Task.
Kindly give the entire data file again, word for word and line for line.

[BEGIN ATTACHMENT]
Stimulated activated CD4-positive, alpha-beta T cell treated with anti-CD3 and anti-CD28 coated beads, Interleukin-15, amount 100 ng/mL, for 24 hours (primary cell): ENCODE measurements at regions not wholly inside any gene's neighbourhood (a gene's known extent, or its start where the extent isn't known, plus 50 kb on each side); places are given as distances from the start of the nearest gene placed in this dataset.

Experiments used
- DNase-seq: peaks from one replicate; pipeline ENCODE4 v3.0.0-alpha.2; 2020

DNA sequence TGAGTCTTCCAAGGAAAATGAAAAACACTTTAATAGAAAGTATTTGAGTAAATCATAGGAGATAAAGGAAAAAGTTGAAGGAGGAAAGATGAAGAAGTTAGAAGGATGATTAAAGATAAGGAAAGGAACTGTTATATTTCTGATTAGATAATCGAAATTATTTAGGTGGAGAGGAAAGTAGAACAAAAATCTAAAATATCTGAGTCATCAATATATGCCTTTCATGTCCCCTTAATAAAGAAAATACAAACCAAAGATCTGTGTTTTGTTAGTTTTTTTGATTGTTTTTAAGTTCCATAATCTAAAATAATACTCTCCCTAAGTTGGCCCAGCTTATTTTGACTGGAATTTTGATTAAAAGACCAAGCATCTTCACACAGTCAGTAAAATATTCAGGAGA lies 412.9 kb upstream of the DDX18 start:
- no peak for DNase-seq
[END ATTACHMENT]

Stimulated activated CD4-positive, alpha-beta T cell treated with anti-CD3 and anti-CD28 coated beads, Interleukin-15, amount 100 ng/mL, for 24 hours (primary cell): ENCODE measurements at regions not wholly inside any gene's neighbourhood (a gene's known extent, or its start where the extent isn't known, plus 50 kb on each side); places are given as distances from the start of the nearest gene placed in this dataset.

Experiments used
- DNase-seq: peaks from one replicate; pipeline ENCODE4 v3.0.0-alpha.2; 2020

DNA sequence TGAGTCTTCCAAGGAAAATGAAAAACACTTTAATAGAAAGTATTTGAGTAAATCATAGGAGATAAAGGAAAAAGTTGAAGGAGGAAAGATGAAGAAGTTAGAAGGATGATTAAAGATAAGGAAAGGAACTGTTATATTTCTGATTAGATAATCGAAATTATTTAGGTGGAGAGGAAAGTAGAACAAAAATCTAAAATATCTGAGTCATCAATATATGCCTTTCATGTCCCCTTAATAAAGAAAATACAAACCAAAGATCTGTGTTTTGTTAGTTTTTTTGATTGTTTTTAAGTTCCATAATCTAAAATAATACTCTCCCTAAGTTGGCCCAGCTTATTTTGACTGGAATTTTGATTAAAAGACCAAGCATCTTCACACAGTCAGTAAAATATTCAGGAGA lies 412.9 kb upstream of the DDX18 start:
- no peak for DNase-seq